Here is a short video I created that shows what you can expect inside the bundle and how we organize it for easy use!


EVERYDAY TASKS....
The day begins with a two or three page reading of the lesson material.  Then, we begin the projet activities that accompanies the lesson.  Everyday, however, we have timeline work, copywork, and newspaper articles to complete!  Each kid has a task that they are responsible for, based on their age and level.  One of them cuts out all of our lapbook pieces because he needs work on fine motor skills.  He is also completes the tracing version of copywork, for the same reason.  Another completes all of our newspaper articles, this time for The Industrial Times (each era has their own paper), and is expected to write at his grade level based on the information we learned that day.

HANDS-ON PROJECTS.....PART I
What DOES speak to my boy-crowd are weaponry and food!!  We did every single World War I activity in the bundle, and cooked several of the recipes, too.  We tried our hands at the penny rug and silk postcards, too, but they didn't come out very well!  We also put together all of the lapbook pieces, because the boys really enjoy doing lapbooks.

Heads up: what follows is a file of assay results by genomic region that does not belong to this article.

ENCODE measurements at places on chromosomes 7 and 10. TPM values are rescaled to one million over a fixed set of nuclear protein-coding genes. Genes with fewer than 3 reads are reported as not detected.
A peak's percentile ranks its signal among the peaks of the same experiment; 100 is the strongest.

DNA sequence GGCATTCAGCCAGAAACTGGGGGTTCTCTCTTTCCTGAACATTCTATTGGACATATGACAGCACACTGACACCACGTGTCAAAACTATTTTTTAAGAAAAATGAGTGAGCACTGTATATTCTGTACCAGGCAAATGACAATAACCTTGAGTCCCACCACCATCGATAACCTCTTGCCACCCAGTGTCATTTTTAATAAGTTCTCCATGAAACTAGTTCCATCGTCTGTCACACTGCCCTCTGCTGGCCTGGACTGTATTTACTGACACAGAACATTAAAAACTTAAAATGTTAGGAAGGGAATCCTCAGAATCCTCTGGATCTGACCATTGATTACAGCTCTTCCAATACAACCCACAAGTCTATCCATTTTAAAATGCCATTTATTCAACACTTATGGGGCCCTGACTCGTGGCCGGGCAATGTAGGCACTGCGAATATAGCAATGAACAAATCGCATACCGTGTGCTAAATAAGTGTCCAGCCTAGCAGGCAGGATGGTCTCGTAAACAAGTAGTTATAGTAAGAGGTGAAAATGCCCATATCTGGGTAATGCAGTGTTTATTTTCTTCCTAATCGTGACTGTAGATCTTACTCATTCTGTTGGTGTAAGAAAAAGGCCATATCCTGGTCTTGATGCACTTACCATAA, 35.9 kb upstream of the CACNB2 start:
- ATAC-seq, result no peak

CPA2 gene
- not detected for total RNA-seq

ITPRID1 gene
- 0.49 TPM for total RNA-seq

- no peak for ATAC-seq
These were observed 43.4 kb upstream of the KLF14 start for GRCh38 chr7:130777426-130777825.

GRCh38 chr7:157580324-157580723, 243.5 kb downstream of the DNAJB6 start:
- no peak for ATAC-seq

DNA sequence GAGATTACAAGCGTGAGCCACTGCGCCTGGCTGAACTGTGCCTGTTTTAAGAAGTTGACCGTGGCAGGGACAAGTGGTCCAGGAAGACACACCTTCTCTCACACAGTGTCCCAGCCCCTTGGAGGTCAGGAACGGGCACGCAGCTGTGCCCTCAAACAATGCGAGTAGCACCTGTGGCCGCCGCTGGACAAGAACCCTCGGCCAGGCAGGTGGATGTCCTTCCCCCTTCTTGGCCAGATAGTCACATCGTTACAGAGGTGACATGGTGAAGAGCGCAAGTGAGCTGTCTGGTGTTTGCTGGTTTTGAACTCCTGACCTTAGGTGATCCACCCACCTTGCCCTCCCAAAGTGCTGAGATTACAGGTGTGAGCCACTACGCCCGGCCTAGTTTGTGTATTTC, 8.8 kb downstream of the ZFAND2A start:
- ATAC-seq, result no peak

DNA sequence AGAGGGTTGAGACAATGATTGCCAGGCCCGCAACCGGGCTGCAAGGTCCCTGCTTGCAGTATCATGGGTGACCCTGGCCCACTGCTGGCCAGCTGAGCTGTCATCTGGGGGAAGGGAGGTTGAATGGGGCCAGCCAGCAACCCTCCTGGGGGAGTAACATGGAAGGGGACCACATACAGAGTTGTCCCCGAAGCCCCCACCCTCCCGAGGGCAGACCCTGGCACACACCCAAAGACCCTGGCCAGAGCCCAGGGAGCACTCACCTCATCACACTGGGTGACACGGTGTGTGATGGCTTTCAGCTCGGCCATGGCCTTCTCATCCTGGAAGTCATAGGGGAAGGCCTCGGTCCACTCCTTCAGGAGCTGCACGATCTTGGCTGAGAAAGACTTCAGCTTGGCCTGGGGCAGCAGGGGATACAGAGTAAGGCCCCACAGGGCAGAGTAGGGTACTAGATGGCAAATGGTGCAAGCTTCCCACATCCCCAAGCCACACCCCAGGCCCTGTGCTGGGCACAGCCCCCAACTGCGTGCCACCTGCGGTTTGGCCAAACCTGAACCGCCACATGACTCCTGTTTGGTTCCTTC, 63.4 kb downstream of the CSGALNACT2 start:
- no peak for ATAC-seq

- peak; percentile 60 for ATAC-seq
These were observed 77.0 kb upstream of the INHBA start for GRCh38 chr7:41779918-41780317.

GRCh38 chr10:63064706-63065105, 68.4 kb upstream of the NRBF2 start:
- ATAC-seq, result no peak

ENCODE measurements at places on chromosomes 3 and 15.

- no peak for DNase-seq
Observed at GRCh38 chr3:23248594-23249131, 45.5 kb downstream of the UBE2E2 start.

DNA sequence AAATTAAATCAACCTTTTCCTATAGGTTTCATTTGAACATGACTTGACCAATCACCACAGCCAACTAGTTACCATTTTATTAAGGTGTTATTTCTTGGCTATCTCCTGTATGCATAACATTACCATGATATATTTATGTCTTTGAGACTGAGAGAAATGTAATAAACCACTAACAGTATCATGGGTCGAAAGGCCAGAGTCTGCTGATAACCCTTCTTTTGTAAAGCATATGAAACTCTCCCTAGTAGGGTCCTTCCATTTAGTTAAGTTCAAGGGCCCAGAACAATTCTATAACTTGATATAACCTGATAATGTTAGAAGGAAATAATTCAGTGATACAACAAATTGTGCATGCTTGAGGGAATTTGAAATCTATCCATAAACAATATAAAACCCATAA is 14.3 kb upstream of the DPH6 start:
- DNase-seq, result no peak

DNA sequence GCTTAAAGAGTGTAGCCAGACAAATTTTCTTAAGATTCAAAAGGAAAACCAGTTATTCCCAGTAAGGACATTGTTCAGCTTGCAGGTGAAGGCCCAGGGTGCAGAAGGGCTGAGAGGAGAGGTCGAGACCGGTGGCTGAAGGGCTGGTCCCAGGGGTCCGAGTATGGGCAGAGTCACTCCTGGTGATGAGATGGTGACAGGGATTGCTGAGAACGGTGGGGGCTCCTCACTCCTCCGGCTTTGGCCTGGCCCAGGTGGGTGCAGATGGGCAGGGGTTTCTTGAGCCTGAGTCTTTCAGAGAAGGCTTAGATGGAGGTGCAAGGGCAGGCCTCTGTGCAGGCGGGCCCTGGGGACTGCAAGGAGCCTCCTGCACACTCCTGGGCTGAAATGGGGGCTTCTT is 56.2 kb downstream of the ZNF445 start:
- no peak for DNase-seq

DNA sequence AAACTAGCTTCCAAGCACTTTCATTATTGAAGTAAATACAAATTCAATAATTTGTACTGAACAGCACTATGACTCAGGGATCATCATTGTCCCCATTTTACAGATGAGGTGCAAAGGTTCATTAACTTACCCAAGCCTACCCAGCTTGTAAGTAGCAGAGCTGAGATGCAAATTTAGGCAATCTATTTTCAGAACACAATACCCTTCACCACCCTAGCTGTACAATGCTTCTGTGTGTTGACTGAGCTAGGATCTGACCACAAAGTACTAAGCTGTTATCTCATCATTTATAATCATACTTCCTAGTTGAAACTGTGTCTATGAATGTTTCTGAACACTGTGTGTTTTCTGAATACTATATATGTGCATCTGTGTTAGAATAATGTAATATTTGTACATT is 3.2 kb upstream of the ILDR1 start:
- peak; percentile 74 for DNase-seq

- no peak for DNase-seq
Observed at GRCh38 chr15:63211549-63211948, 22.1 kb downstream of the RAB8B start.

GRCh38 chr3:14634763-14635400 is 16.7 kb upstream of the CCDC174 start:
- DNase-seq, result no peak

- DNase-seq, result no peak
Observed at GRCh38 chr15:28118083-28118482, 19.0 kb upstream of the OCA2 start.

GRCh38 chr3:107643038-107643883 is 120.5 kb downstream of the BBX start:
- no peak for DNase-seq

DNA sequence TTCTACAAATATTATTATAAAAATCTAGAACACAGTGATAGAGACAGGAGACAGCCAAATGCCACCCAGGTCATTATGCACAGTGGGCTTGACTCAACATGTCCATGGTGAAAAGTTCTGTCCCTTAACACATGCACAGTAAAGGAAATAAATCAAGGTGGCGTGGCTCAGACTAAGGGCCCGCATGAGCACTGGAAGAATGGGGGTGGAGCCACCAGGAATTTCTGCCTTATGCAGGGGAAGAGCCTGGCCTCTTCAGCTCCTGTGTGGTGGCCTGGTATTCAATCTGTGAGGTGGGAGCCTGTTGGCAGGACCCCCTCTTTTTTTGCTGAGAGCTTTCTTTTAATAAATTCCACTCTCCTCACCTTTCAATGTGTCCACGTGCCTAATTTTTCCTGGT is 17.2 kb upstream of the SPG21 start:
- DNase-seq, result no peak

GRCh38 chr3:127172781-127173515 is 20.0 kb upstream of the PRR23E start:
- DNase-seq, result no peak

HANDS-ON PROJECTS....PART II
There are a great number of projects included in this bundle, which is wonderful because we can pick and choose the ones that work the best for our family.  Having all boys, we chose not to create the paper dolls or the decoupage box.  We looked at them and talked about them and how they relate to the era, but then moved on without actually creating them.  If I had little girls, I'm sure these would have been ones we spent a lot of time on since they are well-done and look like a lot of fun.  (Heck, even my mom was happy to come over and play with the paper dolls!)  This particular unit even comes with sheet music of songs from the era...which is great if you have a budding musician in the house!




BOARD GAME...
Included in the download bundle is a fun board game! Get Your Kicks on Route 66 is a simple cut & go game designed for 3rd-8th graders. You print it out (there are directions for both single and double sided printing), cut out the game cards, and go!



OTHER TIME TRAVELERS UNITS IN THE SERIES...